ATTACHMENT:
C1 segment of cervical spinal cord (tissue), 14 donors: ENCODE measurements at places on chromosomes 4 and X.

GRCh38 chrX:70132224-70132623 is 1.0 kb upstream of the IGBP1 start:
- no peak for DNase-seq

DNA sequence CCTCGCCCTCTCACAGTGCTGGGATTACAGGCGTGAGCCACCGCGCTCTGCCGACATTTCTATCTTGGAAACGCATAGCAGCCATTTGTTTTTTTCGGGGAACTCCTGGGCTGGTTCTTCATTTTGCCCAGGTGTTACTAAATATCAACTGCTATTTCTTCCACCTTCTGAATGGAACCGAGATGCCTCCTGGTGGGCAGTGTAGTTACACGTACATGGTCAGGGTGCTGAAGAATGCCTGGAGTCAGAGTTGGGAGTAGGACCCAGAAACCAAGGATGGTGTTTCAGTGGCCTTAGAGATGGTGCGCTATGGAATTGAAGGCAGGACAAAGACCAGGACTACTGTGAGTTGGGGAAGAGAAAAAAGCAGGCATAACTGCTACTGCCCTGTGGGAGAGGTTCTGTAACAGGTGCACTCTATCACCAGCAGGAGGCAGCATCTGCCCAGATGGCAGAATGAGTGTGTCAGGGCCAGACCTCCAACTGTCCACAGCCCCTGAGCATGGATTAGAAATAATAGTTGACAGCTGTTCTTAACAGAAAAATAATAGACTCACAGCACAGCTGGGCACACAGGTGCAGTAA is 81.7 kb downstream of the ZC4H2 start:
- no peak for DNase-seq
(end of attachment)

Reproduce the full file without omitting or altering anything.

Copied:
C1 segment of cervical spinal cord (tissue), 14 donors: ENCODE measurements at places on chromosomes 4 and X.

GRCh38 chrX:70132224-70132623 is 1.0 kb upstream of the IGBP1 start:
- no peak for DNase-seq

DNA sequence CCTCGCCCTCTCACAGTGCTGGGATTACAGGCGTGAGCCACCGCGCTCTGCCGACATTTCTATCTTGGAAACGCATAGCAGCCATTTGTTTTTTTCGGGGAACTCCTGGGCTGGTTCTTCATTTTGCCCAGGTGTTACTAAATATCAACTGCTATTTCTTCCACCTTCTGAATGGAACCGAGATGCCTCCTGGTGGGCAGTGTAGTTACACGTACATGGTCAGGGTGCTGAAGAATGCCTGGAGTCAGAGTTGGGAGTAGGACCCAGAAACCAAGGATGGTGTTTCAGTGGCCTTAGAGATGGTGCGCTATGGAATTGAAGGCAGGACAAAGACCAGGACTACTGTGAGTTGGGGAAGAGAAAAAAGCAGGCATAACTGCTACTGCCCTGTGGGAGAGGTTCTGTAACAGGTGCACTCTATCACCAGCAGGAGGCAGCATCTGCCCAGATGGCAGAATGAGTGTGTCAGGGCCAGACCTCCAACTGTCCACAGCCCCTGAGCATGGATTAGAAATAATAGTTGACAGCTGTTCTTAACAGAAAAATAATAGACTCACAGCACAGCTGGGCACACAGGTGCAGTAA is 81.7 kb downstream of the ZC4H2 start:
- no peak for DNase-seq